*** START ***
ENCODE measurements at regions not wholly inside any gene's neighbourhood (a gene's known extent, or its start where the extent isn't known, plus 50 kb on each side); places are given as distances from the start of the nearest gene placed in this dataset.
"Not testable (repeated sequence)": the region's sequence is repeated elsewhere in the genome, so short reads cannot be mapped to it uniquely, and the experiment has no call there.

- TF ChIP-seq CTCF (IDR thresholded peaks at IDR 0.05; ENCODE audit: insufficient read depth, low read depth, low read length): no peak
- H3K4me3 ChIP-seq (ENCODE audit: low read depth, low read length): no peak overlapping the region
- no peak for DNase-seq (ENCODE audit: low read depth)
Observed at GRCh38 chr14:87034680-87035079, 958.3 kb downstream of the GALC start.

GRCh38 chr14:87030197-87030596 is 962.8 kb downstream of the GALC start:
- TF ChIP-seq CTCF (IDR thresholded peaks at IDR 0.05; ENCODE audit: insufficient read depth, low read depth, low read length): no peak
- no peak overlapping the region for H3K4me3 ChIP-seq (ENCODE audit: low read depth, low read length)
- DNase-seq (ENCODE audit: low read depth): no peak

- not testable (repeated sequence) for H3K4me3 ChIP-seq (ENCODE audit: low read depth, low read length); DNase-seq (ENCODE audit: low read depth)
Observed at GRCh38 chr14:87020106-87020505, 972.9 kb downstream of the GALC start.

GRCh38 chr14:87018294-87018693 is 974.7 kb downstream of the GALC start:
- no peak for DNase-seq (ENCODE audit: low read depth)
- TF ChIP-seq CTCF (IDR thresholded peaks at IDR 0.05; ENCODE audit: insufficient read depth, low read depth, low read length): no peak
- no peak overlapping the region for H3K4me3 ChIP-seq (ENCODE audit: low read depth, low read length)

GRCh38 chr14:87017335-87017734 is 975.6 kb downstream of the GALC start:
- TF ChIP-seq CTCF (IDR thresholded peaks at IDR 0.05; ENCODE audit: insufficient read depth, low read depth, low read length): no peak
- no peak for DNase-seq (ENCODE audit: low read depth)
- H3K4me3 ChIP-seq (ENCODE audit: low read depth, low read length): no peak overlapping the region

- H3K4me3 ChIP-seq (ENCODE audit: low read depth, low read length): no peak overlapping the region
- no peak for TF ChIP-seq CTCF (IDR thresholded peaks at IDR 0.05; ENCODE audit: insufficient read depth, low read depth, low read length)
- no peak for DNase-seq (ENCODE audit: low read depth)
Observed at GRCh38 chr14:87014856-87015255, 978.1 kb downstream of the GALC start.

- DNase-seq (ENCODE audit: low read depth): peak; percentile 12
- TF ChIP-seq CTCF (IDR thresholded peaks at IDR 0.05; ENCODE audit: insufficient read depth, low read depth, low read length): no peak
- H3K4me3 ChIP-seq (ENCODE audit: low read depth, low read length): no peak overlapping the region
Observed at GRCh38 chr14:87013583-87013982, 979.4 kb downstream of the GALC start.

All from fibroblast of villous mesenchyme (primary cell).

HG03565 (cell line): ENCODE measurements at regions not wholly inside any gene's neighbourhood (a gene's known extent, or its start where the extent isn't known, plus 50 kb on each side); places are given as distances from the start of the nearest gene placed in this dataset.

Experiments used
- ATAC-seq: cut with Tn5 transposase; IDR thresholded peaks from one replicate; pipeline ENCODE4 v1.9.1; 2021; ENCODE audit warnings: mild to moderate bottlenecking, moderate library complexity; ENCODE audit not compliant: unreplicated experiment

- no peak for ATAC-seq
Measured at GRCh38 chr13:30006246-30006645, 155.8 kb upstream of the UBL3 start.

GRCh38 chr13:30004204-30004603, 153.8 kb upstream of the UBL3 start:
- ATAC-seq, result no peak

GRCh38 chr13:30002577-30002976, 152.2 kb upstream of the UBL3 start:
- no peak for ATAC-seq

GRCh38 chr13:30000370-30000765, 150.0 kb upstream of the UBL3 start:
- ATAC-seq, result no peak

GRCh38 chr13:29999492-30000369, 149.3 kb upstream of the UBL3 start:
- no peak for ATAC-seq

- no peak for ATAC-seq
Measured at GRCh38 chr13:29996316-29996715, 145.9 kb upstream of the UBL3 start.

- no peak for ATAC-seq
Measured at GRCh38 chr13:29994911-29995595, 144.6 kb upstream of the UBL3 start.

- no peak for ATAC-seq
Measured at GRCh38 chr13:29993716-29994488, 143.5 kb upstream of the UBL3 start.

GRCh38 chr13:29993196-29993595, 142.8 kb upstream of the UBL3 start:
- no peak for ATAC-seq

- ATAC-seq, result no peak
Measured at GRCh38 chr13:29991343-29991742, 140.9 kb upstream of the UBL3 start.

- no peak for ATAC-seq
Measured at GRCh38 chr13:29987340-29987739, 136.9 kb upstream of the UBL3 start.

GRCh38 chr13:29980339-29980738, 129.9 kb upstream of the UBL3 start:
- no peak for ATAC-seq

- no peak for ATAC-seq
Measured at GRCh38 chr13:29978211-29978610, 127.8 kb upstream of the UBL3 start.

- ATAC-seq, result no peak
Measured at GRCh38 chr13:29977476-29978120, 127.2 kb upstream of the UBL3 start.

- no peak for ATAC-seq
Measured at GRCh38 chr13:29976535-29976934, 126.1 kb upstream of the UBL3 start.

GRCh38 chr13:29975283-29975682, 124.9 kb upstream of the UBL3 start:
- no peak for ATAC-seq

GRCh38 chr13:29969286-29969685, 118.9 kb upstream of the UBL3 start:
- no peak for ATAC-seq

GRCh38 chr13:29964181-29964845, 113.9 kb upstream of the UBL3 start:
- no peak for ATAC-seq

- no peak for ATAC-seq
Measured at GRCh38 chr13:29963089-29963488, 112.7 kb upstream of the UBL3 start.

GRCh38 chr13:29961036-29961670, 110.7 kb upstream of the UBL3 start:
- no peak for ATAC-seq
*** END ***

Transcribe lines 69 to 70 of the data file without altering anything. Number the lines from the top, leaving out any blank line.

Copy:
- no peak for ATAC-seq
Measured at GRCh38 chr13:29963089-29963488, 112.7 kb upstream of the UBL3 start.